Every year since 2000, the Burning Man gathering has featured a massive wood structure called the “Temple”. Since its introduction, the ornately designed buildings have become one of the most special places for those who attend. In an environment that celebrates all kinds of radical free expression, the temple inspires reflection, contemplation and honoring. It is a sanctuary where those that come can heal, grieve loved ones or just sit in peace. After one week of its existence, it is gracefully burned, a symbolic “letting go” for some. Now, in its last day seeking funding through a Kickstarter campaign, the spirit of the Temple could be flying all the way to the Northern Irish town of Derry for March 2015. [Read more...]
For a few weeks each year, the 2km coastal walk between Sydney Australia’s Bondi Beach and Tamarama Beach transforms into a gigantic public sculpture park. This year there were over 100 sculptures by artists from Australia and around the world. We kicked off our shoes and headed for the beach to capture some of the highlights from this year’s spectacular event. [Read more...]
A giant recently climbed out of the ground in front of Széchenyi Square in Budapest, Hungary… or so it appeared. The towering outdoor sculpture was part of a pop-up installation for Art Market Budapest, a contemporary art fair that happened earlier in October. The sculpture by artist Ervin Loránth Hervé was made from polystyrene and covered with turf patches to look like the grass was being ripped from the ground (hence the sculptures name, “Feltépve”, which means “Ripped Up”). [Read more...]
The University of Washington in Seattle is playing host to a series of interactive art installations this month, called “Mad Campus.” The event is sponsored by local art organization Mad Art, who makes it their mission to promote art to the public through innovative and surprising installations while supporting local and emerging artists. [Read more...]
In the city of ‘s-Hertogenbosch in The Netherlands, there is a new art installation that allows you to see the city from someone else’s eyes. You will literally sit inside of a giant eye and scope out the lovely city from up high on the side of a building. If you are over 16, weigh less than 264 lbs, buy a ticket for $14.50, and happen to be in this city from now until early November, then you’d be silly to miss this theatrical installation. Pascal Leboucq is the genius behind this project which he calls EYE. Directed by Lucas DeMan, there are 5 different eyes around the city and each offers a different perspective. [Read more...]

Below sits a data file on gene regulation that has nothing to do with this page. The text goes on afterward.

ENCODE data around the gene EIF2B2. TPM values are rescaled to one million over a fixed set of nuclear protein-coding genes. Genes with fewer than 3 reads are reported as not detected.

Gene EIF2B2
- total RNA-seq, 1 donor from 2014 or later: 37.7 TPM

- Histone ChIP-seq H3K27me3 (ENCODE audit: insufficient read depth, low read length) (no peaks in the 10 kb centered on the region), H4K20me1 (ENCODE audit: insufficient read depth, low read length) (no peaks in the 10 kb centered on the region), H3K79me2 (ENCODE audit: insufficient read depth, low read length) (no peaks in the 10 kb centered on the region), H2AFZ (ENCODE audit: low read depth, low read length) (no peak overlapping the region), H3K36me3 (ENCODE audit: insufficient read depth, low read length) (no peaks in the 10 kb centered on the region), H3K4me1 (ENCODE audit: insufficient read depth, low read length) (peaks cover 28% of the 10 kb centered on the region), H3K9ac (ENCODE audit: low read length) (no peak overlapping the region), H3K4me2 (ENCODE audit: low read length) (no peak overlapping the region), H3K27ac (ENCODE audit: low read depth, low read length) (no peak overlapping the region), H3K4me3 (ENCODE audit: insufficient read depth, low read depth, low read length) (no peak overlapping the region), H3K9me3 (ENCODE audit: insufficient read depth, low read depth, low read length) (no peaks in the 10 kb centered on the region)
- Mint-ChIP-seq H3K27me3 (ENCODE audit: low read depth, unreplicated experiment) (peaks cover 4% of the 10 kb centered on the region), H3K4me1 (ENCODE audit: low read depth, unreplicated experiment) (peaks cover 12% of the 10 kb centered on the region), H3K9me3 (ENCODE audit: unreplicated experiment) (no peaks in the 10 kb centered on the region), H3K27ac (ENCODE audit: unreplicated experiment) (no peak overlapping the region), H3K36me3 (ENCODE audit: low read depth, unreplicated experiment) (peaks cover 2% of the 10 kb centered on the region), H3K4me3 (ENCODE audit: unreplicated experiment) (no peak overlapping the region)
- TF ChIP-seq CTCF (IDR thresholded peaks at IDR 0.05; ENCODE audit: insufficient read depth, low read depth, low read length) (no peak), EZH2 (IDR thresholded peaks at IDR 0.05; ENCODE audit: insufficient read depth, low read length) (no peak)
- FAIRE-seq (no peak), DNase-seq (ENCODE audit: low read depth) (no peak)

Kirsten Berg (featured previously) is one of the most well known yogis in the Ashtanga world, with people flying all over the globe to attend her classes in Thailand, Bali and the States, yet for 3 months of the year, she commits her time and energy to gifting amazing art installations at Burning Man. This year, her installation called (In)Visible was supported by the Burning Man organization and had a prominent location next to the Temple of Grace. The sculpture was a 20ft high column of faceted cubes that contained iridescent windows to reflect a variety of colors throughout the day and night.
We had the opportunity to talk with Kirsten Berg regarding her inspiration, lifestyle and future plans for her art. [Read more...]
Meet one rubber ducky that won’t make bath time lots of fun. At 11 tons, there isn’t a bathtub that could handle this 6 story-high rubber duck, but I must say I am awfully fond of him and Ernie would be too. The gigantic duck was created by Dutch artist Florentijn Hofman as part of an instillation and has traveled all over the world before his recent visit to the Tall Ships Festival in LA. His globe trotting adventures have brought him to Brazil, New Zealand, Australia, and China.
This east London corner store sells ordinary products, with one exception: they are all made of felt. For her “Felt Cornershop” installation, designer Lucy Sparrow recreated over 400 typical convenience store items–ranging from cookies to condoms–out of the familiar, kid-friendly fabric. She added logos and other details with brightly-colored puffy paint, then stocked her products at an abandoned market at 19 Wellington Row. [Read more...]
With a touch of lace in all her work, Warsaw-based artist NeSpoon has been applying her signature patterns to everything from stenciled street art, to site-specific ceramics and web-like crochet installations (spiders take note). Her work has a friendly and welcoming aesthetic which beatifies and enhances the often decrepit environment they occupy. Working with that in mind, she calls her art “public jewelry.” [Read more...]